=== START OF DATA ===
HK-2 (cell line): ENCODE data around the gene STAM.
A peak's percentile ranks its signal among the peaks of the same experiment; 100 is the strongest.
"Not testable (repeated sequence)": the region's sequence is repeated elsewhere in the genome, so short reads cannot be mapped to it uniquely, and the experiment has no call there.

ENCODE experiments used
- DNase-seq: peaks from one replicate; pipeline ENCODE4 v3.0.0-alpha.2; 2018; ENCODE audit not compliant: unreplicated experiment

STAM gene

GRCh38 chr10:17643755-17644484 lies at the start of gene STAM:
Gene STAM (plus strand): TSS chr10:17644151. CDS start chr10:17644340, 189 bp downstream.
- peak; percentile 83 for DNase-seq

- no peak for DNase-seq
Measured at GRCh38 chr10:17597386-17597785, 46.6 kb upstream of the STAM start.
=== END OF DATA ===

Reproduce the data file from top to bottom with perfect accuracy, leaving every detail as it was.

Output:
HK-2 (cell line): ENCODE data around the gene STAM.
A peak's percentile ranks its signal among the peaks of the same experiment; 100 is the strongest.
"Not testable (repeated sequence)": the region's sequence is repeated elsewhere in the genome, so short reads cannot be mapped to it uniquely, and the experiment has no call there.

ENCODE experiments used
- DNase-seq: peaks from one replicate; pipeline ENCODE4 v3.0.0-alpha.2; 2018; ENCODE audit not compliant: unreplicated experiment

STAM gene

GRCh38 chr10:17643755-17644484 lies at the start of gene STAM:
Gene STAM (plus strand): TSS chr10:17644151. CDS start chr10:17644340, 189 bp downstream.
- peak; percentile 83 for DNase-seq

- no peak for DNase-seq
Measured at GRCh38 chr10:17597386-17597785, 46.6 kb upstream of the STAM start.